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Orphans in Georgia: a new approach

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Inge Snip


When the Societ Union collapsed, Georgia was left with an awful legacy of harsh Soviet institutions which were supposed to 'look after' orphans, although abuse and suffering was rife. Now Georgia is striving to modernise, what is the best approach to take with the large orphan population?

She sits in a cor­ner, her eyes fo­cused on the walls. She doesn’t want to talk to any­one. Her boy­ish hair­cut, se­vere pso­ri­a­sis and oc­ca­sional fits of hys­te­ria and neu­ro­sis leave her iso­lated from the rest of the world. Tamari is only 13 years old. She does not know where her mother is and her fa­ther has been ac­cused of mo­lest­ing her. She and her two sis­ters can’t live at home any­more.

Tamari is not the only child in Geor­gia who is un­able to live with her par­ents. Many chil­dren are forced to leave their homes due to poverty, do­mes­tic vi­o­lence or be­cause their par­ents were al­co­holics, faced time in jail or just aban­doned them. Ac­cord­ing to Unicef, 95 per cent of in­sti­tu­tion­al­ized chil­dren in Geor­gia are known as “so­cial or­phans”.

These chil­dren, raised in or­phan­ages, face lit­tle op­por­tu­ni­ties and a life of poverty. More­over, their life in these in­sti­tu­tions leaves them with­out the nec­es­sary skills to find em­ploy­ment, and many find them­selves in­volved in street crime, drug deal­ing, and pros­ti­tu­tion. Over the years, sev­eral re­ports and ar­ti­cles have brought these dire sit­u­a­tions to light. In order to ad­dress these is­sues, the gov­ern­ment part­nered with Unicef to de­velop a new pro­gram that aimed to close down all state or­phan­ages and find these chil­dren new homes. Geor­gia ran about 72 or­phan­ages in 2003, serv­ing about 8, 000 or­phans. Ac­cord­ing to of­fi­cial sta­tis­tics, only three or­phan­ages re­main out of the 49 that op­er­ated in 2005. The gov­ern­ment has made it clear that it wants to erad­i­cate these So­viet-style in­sti­tu­tions.

There­fore, in co­or­di­na­tion with the Min­istry of Labor, Health and So­cial Af­fairs of Geor­gia, the Char­ity Hu­man­i­tar­ian Cen­tre ‘Abk­hazeti’ (CHCA) started a new pro­ject in 2011: small group homes. These homes pro­vide an al­ter­na­tive to tra­di­tional or­phan­ages and fos­ter care. Un­re­lated chil­dren live in a home-like set­ting with ei­ther a set of fos­ter par­ents or a ro­tat­ing staff of trained care­givers. 

The boys and girls re­sid­ing in these homes are be­tween the ages of 6 and 18 and come from a va­ri­ety of eth­nic back­grounds. The homes aim to cre­ate a fam­ily style en­vi­ron­ment for the chil­dren, to sup­port their ed­u­ca­tion and de­vel­op­ment, and to pro­vide them with the pro­fes­sional skills nec­es­sary for an in­de­pen­dent life.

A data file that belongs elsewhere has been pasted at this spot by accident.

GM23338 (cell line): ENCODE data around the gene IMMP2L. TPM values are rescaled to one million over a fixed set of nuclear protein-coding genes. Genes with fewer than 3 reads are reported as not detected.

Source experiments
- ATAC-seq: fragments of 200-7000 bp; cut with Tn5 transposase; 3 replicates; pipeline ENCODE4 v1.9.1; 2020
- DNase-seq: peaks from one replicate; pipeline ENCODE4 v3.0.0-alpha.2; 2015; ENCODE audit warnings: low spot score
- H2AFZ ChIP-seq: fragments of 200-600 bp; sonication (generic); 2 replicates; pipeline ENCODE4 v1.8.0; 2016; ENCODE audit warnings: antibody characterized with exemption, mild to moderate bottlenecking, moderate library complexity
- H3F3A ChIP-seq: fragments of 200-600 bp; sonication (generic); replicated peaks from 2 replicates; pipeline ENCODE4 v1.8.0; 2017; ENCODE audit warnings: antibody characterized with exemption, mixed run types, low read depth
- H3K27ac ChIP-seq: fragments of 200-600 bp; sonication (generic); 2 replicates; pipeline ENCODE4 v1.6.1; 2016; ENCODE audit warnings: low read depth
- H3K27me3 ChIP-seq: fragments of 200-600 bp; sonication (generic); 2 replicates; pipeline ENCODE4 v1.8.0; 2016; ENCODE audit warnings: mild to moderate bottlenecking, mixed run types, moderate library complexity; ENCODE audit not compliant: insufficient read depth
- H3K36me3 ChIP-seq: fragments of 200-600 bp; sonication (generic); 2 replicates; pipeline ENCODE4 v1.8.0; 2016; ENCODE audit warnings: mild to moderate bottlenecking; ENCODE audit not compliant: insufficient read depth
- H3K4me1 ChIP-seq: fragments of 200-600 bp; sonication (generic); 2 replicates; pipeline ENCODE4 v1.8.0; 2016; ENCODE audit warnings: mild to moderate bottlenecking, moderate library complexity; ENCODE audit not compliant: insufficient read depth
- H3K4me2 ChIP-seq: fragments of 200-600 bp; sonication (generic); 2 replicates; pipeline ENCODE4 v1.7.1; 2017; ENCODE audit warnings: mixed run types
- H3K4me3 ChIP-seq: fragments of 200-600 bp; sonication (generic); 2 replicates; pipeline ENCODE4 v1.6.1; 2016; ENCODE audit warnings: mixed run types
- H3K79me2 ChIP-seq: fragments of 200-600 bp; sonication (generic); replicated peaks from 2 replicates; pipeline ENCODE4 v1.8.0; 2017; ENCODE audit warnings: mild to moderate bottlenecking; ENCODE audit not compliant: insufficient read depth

In Geor­gia, there are three mod­els: fam­ily-style homes for a max­i­mum of seven chil­dren, spe­cial­ized homes for a max­i­mum of 10 chil­dren, and SOS type homes that house around seven chil­dren. CHCA runs three homes in the Kakheti re­gion, but in total there are about 50 small group homes in Geor­gia and more than 10 providers: Car­i­tas Geor­gia, Di­vine Child, Child and en­vi­ron­ment, Bres Geor­gia, Bi­liki, SOS, and oth­ers.

After hav­ing lived in CHCA’s Small Group Home for two years, Tamari is a dif­fer­ent child. As she strokes her beau­ti­ful long brown hair, her eyes light up when you talk to her and she shows off her gor­geous smile. CHCA spent a lot of time work­ing to im­prove her psy­cho­log­i­cal state. Her pre­vi­ous ag­gres­sive­ness, neg­a­tive at­ti­tude and reser­va­tions have dis­ap­peared. She is able to speak about her suc­cesses at school and has sev­eral friends with whom she spends time. She is also learn­ing how to sew, and she now has her own sewing ma­chine. For the first time in her life, Tamari sees the fu­ture brightly.

How­ever, these small group homes are a tem­po­rary so­lu­tion. Around eighty per cent of these chil­dren have at least one par­ent who re­tains parental rights but is cur­rently un­able to care for their chil­dren. There­fore, the gov­ern­ment, in co­or­di­na­tion with Unicef and other providers such as CHCA, launched a cam­paign to re­unite these chil­dren with their bi­o­log­i­cal par­ents or rel­a­tives.

As a con­se­quence, Tamari’s life changed dra­mat­i­cally. After hav­ing lived in a small group home for two years, an uncle came for­ward. This last New Year was the first time that Tamari and her sis­ters did not spend in the or­phan­age. In­stead they cel­e­brated with lov­ing rel­a­tives. The girls ap­peared to be the hap­pi­est chil­dren in the world that day.

For Pri­vacy rea­sons the names in the ar­ti­cles have been changed.

Pho­tos cour­te­sey of Onnik James Kriko­rian. The pho­tos do not por­tray CHCAs Small Group Homes, but are a col­lec­tion of vul­ner­a­ble chil­dren in Geor­gia. 

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